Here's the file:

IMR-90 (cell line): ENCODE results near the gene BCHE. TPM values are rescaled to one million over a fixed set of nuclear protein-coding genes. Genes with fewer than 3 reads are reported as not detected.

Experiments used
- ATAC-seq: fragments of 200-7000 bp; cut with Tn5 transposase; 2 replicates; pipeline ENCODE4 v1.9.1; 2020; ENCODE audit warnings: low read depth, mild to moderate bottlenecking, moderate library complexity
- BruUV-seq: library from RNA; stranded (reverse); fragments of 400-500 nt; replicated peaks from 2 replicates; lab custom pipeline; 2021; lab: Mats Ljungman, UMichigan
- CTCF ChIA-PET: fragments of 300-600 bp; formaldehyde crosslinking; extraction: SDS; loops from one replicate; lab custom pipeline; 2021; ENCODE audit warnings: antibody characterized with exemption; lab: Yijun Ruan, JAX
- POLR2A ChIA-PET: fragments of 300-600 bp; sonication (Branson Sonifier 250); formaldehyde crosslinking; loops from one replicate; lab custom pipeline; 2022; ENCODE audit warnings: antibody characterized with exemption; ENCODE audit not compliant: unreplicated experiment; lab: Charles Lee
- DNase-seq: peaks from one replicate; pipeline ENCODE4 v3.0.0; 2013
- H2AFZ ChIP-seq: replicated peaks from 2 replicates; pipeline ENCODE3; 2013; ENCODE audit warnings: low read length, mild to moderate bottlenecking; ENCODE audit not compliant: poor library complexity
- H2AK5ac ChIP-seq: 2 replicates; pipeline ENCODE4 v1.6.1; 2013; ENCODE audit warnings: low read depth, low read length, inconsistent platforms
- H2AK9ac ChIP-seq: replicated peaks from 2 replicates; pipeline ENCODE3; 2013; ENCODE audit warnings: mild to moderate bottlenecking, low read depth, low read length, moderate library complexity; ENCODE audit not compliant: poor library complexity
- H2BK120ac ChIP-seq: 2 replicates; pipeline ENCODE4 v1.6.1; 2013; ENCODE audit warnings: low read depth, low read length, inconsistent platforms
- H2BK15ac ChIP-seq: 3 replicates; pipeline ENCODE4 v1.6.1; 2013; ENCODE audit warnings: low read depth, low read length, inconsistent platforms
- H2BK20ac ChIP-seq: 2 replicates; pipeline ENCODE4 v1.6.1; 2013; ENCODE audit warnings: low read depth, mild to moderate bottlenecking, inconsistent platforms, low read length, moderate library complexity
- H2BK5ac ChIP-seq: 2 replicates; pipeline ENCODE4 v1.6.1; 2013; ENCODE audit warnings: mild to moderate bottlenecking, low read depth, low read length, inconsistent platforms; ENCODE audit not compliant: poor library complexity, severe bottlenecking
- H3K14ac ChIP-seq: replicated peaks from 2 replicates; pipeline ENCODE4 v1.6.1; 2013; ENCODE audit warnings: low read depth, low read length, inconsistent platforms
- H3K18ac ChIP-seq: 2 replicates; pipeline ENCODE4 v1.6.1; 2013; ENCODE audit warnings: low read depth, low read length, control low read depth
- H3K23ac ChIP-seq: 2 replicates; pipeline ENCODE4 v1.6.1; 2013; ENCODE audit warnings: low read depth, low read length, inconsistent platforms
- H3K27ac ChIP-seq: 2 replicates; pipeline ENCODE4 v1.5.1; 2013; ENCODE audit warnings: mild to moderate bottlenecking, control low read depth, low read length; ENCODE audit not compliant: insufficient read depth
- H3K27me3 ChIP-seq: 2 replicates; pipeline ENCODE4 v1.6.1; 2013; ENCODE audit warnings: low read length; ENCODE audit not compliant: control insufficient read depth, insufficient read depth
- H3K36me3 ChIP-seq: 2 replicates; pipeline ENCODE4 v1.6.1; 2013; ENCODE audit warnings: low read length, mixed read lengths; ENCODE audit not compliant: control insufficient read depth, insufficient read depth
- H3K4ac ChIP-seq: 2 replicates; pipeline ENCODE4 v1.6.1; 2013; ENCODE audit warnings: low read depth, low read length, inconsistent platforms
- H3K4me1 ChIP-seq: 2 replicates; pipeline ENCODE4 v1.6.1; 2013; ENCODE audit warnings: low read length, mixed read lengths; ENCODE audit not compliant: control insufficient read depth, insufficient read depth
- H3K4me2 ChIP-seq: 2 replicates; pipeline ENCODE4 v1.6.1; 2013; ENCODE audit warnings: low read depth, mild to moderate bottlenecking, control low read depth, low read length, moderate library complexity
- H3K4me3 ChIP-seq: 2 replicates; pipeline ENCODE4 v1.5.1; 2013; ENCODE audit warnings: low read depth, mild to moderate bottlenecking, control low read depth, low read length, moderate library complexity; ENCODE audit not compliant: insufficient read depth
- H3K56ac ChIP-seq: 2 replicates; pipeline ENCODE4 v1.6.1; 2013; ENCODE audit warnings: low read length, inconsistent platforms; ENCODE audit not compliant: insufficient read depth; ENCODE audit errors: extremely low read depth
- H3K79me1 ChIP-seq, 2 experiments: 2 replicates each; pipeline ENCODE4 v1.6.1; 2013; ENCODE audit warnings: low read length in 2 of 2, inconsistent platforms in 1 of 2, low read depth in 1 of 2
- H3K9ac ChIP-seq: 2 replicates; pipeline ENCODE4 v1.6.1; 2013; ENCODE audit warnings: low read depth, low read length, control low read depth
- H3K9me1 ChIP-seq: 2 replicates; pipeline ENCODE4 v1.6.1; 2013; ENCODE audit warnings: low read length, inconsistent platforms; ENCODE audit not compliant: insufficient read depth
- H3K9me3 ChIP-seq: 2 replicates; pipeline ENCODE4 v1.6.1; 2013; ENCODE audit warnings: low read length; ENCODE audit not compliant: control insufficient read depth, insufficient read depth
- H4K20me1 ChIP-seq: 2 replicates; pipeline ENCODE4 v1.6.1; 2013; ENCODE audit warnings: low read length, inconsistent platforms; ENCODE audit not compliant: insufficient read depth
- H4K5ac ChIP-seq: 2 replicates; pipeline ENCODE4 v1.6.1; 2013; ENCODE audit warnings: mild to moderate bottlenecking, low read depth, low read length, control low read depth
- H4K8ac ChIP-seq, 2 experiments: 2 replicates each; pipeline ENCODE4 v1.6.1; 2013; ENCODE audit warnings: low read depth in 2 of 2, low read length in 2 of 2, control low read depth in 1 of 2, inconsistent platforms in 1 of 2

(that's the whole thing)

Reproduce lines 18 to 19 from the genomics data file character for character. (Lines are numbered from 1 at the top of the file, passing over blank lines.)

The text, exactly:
- H3K27ac ChIP-seq: 2 replicates; pipeline ENCODE4 v1.5.1; 2013; ENCODE audit warnings: mild to moderate bottlenecking, control low read depth, low read length; ENCODE audit not compliant: insufficient read depth
- H3K27me3 ChIP-seq: 2 replicates; pipeline ENCODE4 v1.6.1; 2013; ENCODE audit warnings: low read length; ENCODE audit not compliant: control insufficient read depth, insufficient read depth